Lakota East, Lebanon, and Oak Hills girls in 3-way tie at Lebanon Invitational

SLS

Member
So after the sixth runners are scored Lebanon was first, then Oak Hills followed by Lakota East.

Places of sixth runners Leb 22 OH 25 Lak E 28
 
Again, I have never seen a 3-way tie ever for 1st place in XC.
Many years ago in the east-southeast district with the top two qualifying to state (sectional-district format) three teams tied for second and the 6th man for each team were within 3-4 seconds of each other. It was quite a teachable moment about the importance of the 6th runner.
 

Mr. Slippery

Well-known member
Many years ago in the east-southeast district with the top two qualifying to state (sectional-district format) three teams tied for second and the 6th man for each team were within 3-4 seconds of each other. It was quite a teachable moment about the importance of the 6th runner.
My school's boys team made state on a 6th runner tiebreaker and proceeded to finish 6th at state.
 

Mr. Slippery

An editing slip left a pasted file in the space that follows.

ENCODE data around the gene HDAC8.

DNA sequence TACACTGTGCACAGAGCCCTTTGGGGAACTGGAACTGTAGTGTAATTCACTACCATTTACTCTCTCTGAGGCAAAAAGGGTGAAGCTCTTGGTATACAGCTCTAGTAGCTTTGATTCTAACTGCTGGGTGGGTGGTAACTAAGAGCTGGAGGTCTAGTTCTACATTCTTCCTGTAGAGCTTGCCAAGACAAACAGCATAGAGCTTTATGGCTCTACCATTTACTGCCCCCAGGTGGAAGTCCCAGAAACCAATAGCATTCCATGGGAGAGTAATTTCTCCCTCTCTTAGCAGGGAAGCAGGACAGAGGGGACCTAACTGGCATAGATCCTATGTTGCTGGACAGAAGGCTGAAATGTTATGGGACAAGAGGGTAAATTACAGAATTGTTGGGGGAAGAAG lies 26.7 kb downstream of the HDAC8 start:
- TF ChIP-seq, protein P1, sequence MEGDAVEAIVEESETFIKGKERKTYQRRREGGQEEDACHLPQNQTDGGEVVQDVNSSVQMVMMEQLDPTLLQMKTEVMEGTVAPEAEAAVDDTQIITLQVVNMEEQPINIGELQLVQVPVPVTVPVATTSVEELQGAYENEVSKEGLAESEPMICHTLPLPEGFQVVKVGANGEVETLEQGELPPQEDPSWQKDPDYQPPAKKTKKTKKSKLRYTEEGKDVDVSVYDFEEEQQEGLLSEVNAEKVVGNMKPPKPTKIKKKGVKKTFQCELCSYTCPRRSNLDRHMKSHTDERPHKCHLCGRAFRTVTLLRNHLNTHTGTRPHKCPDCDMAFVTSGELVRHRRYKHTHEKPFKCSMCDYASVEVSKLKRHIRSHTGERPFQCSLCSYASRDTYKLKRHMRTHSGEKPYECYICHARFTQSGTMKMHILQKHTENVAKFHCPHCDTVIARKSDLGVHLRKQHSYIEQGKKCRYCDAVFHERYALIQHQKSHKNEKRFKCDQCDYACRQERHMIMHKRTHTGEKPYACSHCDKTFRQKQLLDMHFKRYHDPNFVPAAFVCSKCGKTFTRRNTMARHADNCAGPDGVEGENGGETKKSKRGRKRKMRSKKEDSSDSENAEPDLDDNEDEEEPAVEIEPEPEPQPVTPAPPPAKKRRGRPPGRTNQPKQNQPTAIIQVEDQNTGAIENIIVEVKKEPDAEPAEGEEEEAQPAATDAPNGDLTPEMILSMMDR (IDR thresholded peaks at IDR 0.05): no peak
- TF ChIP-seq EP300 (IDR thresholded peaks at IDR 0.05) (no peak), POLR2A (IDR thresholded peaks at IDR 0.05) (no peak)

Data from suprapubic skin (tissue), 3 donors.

Well-known member
Many years ago in the east-southeast district with the top two qualifying to state (sectional-district format) three teams tied for second and the 6th man for each team were within 3-4 seconds of each other. It was quite a teachable moment about the importance of the 6th runner.
According to newspaper research I did years ago, the 6th runner tiebreaker came along in time for the 1978 XC season. Prior to that, the 4th runner was the tiebreaker. The 6th runner tiebreaker was put into action that very 1st postseason for the NE District Class AAA Meet:

GlenOak tied with Euclid for the 9th and final team state spot from the NE in Class AAA. Both teams thought they advanced to state. The tie was broken by the OHSAA the day after the meet. After the OHSAA determined that Euclid won the tiebreaker, the race results were examined again. In those days, it was the top "X" number of runners not on qualifying teams in addition to the runners on qualifying teams who advanced to compete in the state individual meet. Having not advanced as team runners, 3 GlenOak runners made state individually which then knocked out 3 runners from other schools who left Saturday's district meet thinking they had qualified individually. 1 of the adversely affected runners was from neighboring Canton McKinley HS.

Today, if none of the teams involved in a tie have a 6th runner, then the total score of the 1st 4 runners is the tiebreaker.
 
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According to newspaper research I did years ago, the 6th runner tiebreaker came along in time for the 1978 XC season. Prior to that, the 4th runner was the tiebreaker. The 6th runner tiebreaker was put into action that very 1st postseason for the NE District Class AAA Meet: